Trump Nominates 2 Indian-Americans For Key Positions
WASHINGTON: President Donald Trump has nominated two Indian-Americans for key administrative posts to coordinate US law-enforcement strategy around copyright, patents and trademarks and oversee his plan to eliminate 75 pct of federal regulations.
Prominent Indian-Americans Vishal Amin and Neomi Rao will be Trump's new IP and regulatory czars respectively as he nominated them yesterday while making many administrative appointments.
Amin has been nominated to be the Intellectual Property Enforcement Coordinator while Rao will be the Administrator of the Office of Information and Regulatory Affairs (OIRA).
If confirmed by the US Senate, Amin, who is currently a Senior Counsel on House Judiciary Committee, would succeed Daniel Marti.
He also served in the administration of President George W Bush at the White House, as Associate Director for Domestic Policy, and at the US Department of Commerce, as Special Assistant and Associate Director for Policy in the Office of the Secretary, a statement said.
Amin received his bachelor's degree in neuroscience from Johns Hopkins University and his law degree from Washington University in St Louis.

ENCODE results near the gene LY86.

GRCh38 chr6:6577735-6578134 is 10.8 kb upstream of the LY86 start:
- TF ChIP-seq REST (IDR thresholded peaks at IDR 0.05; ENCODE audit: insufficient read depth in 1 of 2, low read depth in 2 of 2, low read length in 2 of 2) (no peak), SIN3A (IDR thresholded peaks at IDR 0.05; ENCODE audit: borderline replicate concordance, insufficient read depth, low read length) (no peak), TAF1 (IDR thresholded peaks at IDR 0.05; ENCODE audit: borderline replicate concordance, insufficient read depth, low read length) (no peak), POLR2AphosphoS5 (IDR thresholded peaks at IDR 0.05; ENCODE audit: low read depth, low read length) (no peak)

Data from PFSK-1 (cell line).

"The prompt appointment and consideration of this position is critical, and we commend President Trump for his choice. Vishal Amin is a smart, thoughtful leader and we look forward to working with him," said Cary Sherman, chairman and CEO of the Recording Industry Association of America.
Rao has been nominated to be the Administrator of the Office of Information and Regulatory Affairs (OIRA), a statutory part of the Office of Management and Budget within the Executive Office of the President.
OIRA reviews regulations from federal agencies and has the power to reject rules that do not fall in line with the President's goals.
"Trump's selection of Rao suggests the administration is serious about regulatory reform, not merely reducing high-profile regulatory burdens," said 'The Washington Post'.
"The selection of a well-respected administrative law expert further suggests the administration recognises the need to be attentive to legal constraints on administrative action and that meaningful reforms require more than issuing a few executive orders. Rao is a superlative pick," the report said.
Rao, a professor at the George Mason University where he founded and directs the Center for the Study of the Administrative State, has focused his research and teaching on constitutional and administrative law.
Currently a public member of the Administrative Conference of the US, Rao has previously served in all three branches of the federal government.
She served as Associate Counsel to President George W Bush's counsel for nominations and constitutional law to the US Senate Committee on the Judiciary and law clerk to Justice Clarence Thomas of US Supreme Court.
She practised public international law and arbitration at Clifford Chance LLP in London.
Rao received her JD with high honours from the University of Chicago and her BA from Yale University.
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